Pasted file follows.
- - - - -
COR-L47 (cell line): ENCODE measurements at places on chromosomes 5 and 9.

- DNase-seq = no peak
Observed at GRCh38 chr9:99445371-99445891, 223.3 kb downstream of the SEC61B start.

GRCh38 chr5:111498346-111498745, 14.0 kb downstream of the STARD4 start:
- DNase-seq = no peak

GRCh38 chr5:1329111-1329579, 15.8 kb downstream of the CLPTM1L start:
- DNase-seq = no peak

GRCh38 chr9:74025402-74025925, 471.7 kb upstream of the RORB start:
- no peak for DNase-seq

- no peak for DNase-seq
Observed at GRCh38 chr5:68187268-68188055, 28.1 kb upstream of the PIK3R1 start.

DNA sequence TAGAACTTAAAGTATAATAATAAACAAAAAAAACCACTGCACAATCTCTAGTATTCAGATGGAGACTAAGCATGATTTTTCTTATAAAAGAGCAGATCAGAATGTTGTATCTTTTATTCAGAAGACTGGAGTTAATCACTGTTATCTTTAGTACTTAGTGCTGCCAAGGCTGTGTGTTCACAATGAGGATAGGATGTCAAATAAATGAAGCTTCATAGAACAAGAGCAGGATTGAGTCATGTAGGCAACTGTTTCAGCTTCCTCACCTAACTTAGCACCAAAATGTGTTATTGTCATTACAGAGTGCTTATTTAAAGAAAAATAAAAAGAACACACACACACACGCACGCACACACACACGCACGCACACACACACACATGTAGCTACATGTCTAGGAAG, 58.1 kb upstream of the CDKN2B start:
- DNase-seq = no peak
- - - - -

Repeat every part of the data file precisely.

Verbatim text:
COR-L47 (cell line): ENCODE measurements at places on chromosomes 5 and 9.

- DNase-seq = no peak
Observed at GRCh38 chr9:99445371-99445891, 223.3 kb downstream of the SEC61B start.

GRCh38 chr5:111498346-111498745, 14.0 kb downstream of the STARD4 start:
- DNase-seq = no peak

GRCh38 chr5:1329111-1329579, 15.8 kb downstream of the CLPTM1L start:
- DNase-seq = no peak

GRCh38 chr9:74025402-74025925, 471.7 kb upstream of the RORB start:
- no peak for DNase-seq

- no peak for DNase-seq
Observed at GRCh38 chr5:68187268-68188055, 28.1 kb upstream of the PIK3R1 start.

DNA sequence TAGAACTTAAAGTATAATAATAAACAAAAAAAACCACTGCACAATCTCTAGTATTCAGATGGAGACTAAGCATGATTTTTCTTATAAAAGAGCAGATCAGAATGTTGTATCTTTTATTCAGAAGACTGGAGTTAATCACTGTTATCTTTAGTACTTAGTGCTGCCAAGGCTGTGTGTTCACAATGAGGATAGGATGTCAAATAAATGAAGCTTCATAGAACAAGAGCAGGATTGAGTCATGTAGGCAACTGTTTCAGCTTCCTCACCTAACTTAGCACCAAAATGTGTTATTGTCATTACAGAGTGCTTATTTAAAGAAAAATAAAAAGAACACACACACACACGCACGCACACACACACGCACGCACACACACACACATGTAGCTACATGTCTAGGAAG, 58.1 kb upstream of the CDKN2B start:
- DNase-seq = no peak